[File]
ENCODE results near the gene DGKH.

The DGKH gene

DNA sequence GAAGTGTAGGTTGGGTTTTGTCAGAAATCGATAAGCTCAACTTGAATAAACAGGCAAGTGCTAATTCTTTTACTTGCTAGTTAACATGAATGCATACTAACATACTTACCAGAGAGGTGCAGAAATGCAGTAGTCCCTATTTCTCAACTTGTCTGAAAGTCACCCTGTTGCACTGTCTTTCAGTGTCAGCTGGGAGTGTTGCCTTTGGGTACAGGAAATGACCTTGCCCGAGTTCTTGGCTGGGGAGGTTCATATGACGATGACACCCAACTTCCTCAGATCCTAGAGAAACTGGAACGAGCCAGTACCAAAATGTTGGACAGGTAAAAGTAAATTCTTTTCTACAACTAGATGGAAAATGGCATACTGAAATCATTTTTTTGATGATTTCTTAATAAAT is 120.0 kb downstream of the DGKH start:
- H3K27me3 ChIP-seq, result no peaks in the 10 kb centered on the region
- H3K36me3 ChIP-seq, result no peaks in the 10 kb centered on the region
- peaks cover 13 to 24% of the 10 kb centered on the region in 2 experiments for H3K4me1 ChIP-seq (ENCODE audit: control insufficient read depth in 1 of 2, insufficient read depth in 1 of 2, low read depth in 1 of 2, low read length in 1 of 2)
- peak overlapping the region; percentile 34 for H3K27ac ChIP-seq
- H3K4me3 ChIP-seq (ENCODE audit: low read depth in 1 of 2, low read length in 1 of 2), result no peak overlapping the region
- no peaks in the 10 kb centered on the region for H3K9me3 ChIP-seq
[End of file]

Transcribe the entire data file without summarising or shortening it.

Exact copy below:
ENCODE results near the gene DGKH.

The DGKH gene

DNA sequence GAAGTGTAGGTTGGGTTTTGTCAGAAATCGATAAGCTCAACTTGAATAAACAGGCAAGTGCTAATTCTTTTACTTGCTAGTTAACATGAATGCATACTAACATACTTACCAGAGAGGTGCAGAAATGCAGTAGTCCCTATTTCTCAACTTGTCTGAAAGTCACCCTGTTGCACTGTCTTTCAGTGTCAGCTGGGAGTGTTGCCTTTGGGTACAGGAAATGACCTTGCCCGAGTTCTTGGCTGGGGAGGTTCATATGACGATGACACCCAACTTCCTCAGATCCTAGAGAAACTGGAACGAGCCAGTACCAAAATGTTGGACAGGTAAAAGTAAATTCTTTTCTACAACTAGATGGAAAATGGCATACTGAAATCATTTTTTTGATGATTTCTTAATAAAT is 120.0 kb downstream of the DGKH start:
- H3K27me3 ChIP-seq, result no peaks in the 10 kb centered on the region
- H3K36me3 ChIP-seq, result no peaks in the 10 kb centered on the region
- peaks cover 13 to 24% of the 10 kb centered on the region in 2 experiments for H3K4me1 ChIP-seq (ENCODE audit: control insufficient read depth in 1 of 2, insufficient read depth in 1 of 2, low read depth in 1 of 2, low read length in 1 of 2)
- peak overlapping the region; percentile 34 for H3K27ac ChIP-seq
- H3K4me3 ChIP-seq (ENCODE audit: low read depth in 1 of 2, low read length in 1 of 2), result no peak overlapping the region
- no peaks in the 10 kb centered on the region for H3K9me3 ChIP-seq